Don’t Draw the Wrong Conclusions from “American Factory”

The worst conclusion to draw from “American Factory” is to restrict Chinese investment in American industry.

The recently released documentary film “American Factory” by Julia Reichert and Steven Bognar is another one in the genre of films that are aimed at depicting the life and the trials of the American working class and the travails of modern capitalism. Reichert has done a number of these films, but “American Factory” has gained a greater amount of notoriety because it depicts a Fuyao auto-glass factory in Ohio which was set up by a Chinese entrepreneur, Cao Dewang, on a site of a closed General Motors assembly plant, hiring many of the American workers who had been laid off from their GM jobs after the 2008 financial crisis. The film, already in production, also caught the eye of Barak and Michele Obama who have set up a production company to produce documentaries on Netflix, giving it more notoriety.

The film depicts the development of the project through time, noting the excitement of the local workers who could now find employment, although at much lower wages than GM was able to pay them. Cao had also brought a good number of Chinese workers to train the Americans in their glass technology. As it develops, the film depicts the inevitable culture clash between the American and the Chinese work culture, some of the dissatisfaction of the employers with what they feel is the more casual work ethic of the American laborers, and the attempts by the UAW to unionize the workers at the plant. The film also indicates the concerns of the American workers when Cao begins to replace workers with robots in a cost-cutting measure, an automation phenomenon that American workers have been well acquainted with over the last few decades.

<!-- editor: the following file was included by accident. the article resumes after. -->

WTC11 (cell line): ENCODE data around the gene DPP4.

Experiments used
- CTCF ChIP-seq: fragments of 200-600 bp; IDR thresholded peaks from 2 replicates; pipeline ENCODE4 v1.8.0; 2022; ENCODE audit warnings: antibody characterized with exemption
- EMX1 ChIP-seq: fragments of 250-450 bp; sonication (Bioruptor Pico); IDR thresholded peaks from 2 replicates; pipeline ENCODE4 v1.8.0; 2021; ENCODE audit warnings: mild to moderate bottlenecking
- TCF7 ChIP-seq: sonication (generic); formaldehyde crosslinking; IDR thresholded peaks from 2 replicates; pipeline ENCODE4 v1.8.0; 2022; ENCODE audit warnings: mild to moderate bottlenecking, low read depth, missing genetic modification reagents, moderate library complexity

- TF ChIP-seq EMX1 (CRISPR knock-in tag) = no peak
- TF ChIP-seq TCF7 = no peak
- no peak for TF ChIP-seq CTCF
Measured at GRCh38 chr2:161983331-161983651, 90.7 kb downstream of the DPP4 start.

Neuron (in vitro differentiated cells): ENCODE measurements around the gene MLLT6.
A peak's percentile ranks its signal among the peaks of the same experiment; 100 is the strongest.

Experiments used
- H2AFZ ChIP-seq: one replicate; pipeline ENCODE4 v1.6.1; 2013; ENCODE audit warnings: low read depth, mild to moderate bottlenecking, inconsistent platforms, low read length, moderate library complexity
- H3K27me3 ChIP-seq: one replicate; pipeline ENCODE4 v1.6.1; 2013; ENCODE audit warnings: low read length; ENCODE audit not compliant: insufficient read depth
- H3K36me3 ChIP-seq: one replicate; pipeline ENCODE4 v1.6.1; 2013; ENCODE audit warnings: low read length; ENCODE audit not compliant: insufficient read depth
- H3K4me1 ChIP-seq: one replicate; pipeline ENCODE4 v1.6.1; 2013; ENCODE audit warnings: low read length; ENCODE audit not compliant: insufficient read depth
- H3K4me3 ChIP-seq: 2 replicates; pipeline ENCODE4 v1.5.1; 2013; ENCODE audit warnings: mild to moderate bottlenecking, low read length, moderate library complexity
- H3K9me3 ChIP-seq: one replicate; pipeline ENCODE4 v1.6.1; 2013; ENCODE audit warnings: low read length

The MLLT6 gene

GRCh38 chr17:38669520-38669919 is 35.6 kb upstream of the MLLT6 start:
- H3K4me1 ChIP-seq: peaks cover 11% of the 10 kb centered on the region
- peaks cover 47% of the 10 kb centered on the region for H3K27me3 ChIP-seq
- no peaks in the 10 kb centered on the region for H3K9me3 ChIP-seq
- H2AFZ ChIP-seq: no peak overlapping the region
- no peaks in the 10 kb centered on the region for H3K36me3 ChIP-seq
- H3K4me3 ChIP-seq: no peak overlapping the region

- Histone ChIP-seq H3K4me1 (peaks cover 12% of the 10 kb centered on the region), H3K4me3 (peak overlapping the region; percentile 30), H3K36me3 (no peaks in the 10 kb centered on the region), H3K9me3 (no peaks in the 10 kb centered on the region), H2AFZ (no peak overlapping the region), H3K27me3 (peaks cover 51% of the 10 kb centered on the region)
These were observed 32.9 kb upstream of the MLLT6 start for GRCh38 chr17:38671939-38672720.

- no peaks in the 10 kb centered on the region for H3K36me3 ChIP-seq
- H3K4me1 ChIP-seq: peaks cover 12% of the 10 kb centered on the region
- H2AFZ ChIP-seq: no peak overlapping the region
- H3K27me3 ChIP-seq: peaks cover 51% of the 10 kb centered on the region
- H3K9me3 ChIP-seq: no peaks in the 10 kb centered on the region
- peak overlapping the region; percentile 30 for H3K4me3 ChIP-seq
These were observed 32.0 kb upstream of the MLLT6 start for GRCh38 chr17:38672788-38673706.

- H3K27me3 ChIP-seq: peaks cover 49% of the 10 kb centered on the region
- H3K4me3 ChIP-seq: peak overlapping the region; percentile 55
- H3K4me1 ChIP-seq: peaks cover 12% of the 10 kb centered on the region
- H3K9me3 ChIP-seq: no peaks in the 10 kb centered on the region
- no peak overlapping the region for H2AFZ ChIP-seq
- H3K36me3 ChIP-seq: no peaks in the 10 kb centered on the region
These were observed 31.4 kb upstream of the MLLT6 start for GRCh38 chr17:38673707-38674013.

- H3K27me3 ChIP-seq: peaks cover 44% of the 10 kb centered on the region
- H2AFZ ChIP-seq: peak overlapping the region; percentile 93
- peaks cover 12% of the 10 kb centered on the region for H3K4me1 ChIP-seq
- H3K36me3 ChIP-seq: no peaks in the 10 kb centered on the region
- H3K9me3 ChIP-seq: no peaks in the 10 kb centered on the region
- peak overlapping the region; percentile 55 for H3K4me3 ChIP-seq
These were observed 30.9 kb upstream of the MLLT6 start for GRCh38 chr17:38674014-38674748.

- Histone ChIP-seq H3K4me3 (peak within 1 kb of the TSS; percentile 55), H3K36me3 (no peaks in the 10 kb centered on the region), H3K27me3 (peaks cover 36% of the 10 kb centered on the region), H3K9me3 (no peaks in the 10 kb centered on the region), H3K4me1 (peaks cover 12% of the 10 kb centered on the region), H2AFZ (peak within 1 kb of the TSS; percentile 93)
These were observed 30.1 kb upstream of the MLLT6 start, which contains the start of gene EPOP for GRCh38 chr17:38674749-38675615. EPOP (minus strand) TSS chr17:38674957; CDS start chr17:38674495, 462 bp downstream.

What’s Behind the Film?

Due to its one-sided narration of the factory, highlighting cultural differences while ignoring the benefits to local workers, the film, in one sense the film will no doubt contribute to a sense that Chinese investment in U.S. manufacturing is something to be avoided, and in that respect, the movie has a decidedly anti-China thrust. And that is probably the reason it attracted the interest of the Obamas, who have never shown any great appreciation of China or Chinese investment, having frowned upon China’s Belt and Road Initiative when he was president. But that probably is not the reason the producers made the film as they began the project when there was still a good deal of enthusiasm for the new factory in Dayton. And in that sense, the film probably has some lessons to be learned with regard to what is the new phase of globalization.